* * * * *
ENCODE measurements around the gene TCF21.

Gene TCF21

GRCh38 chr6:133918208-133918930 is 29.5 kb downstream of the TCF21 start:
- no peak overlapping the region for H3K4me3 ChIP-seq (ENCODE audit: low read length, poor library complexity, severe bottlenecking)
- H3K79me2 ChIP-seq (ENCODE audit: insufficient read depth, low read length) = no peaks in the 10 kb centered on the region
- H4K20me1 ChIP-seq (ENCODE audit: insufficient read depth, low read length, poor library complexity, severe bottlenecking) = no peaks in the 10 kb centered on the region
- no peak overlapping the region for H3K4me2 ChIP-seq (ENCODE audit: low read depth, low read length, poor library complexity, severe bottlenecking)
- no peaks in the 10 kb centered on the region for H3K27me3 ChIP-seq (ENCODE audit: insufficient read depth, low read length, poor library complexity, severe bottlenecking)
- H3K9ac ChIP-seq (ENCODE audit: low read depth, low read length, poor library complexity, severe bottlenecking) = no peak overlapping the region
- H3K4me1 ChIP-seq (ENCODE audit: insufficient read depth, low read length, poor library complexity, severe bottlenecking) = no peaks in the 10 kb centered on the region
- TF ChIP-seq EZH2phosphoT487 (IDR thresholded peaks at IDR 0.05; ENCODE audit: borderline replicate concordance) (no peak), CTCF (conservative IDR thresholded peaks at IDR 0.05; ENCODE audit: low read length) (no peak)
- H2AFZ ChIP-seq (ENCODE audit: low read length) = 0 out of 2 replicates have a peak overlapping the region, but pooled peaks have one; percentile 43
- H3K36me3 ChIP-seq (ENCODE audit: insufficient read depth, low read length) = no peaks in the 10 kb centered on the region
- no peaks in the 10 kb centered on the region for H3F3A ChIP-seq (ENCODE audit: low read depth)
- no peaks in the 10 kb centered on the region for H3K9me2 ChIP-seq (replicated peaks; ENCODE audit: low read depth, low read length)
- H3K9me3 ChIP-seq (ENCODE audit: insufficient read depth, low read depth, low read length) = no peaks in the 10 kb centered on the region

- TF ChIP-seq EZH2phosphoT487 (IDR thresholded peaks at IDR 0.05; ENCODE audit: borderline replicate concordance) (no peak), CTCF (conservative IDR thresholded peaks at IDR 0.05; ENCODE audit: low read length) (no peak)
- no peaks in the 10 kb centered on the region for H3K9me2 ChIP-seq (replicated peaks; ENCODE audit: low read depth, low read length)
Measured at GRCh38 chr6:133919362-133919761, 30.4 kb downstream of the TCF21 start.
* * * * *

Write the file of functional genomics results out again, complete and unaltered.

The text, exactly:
ENCODE measurements around the gene TCF21.

Gene TCF21

GRCh38 chr6:133918208-133918930 is 29.5 kb downstream of the TCF21 start:
- no peak overlapping the region for H3K4me3 ChIP-seq (ENCODE audit: low read length, poor library complexity, severe bottlenecking)
- H3K79me2 ChIP-seq (ENCODE audit: insufficient read depth, low read length) = no peaks in the 10 kb centered on the region
- H4K20me1 ChIP-seq (ENCODE audit: insufficient read depth, low read length, poor library complexity, severe bottlenecking) = no peaks in the 10 kb centered on the region
- no peak overlapping the region for H3K4me2 ChIP-seq (ENCODE audit: low read depth, low read length, poor library complexity, severe bottlenecking)
- no peaks in the 10 kb centered on the region for H3K27me3 ChIP-seq (ENCODE audit: insufficient read depth, low read length, poor library complexity, severe bottlenecking)
- H3K9ac ChIP-seq (ENCODE audit: low read depth, low read length, poor library complexity, severe bottlenecking) = no peak overlapping the region
- H3K4me1 ChIP-seq (ENCODE audit: insufficient read depth, low read length, poor library complexity, severe bottlenecking) = no peaks in the 10 kb centered on the region
- TF ChIP-seq EZH2phosphoT487 (IDR thresholded peaks at IDR 0.05; ENCODE audit: borderline replicate concordance) (no peak), CTCF (conservative IDR thresholded peaks at IDR 0.05; ENCODE audit: low read length) (no peak)
- H2AFZ ChIP-seq (ENCODE audit: low read length) = 0 out of 2 replicates have a peak overlapping the region, but pooled peaks have one; percentile 43
- H3K36me3 ChIP-seq (ENCODE audit: insufficient read depth, low read length) = no peaks in the 10 kb centered on the region
- no peaks in the 10 kb centered on the region for H3F3A ChIP-seq (ENCODE audit: low read depth)
- no peaks in the 10 kb centered on the region for H3K9me2 ChIP-seq (replicated peaks; ENCODE audit: low read depth, low read length)
- H3K9me3 ChIP-seq (ENCODE audit: insufficient read depth, low read depth, low read length) = no peaks in the 10 kb centered on the region

- TF ChIP-seq EZH2phosphoT487 (IDR thresholded peaks at IDR 0.05; ENCODE audit: borderline replicate concordance) (no peak), CTCF (conservative IDR thresholded peaks at IDR 0.05; ENCODE audit: low read length) (no peak)
- no peaks in the 10 kb centered on the region for H3K9me2 ChIP-seq (replicated peaks; ENCODE audit: low read depth, low read length)
Measured at GRCh38 chr6:133919362-133919761, 30.4 kb downstream of the TCF21 start.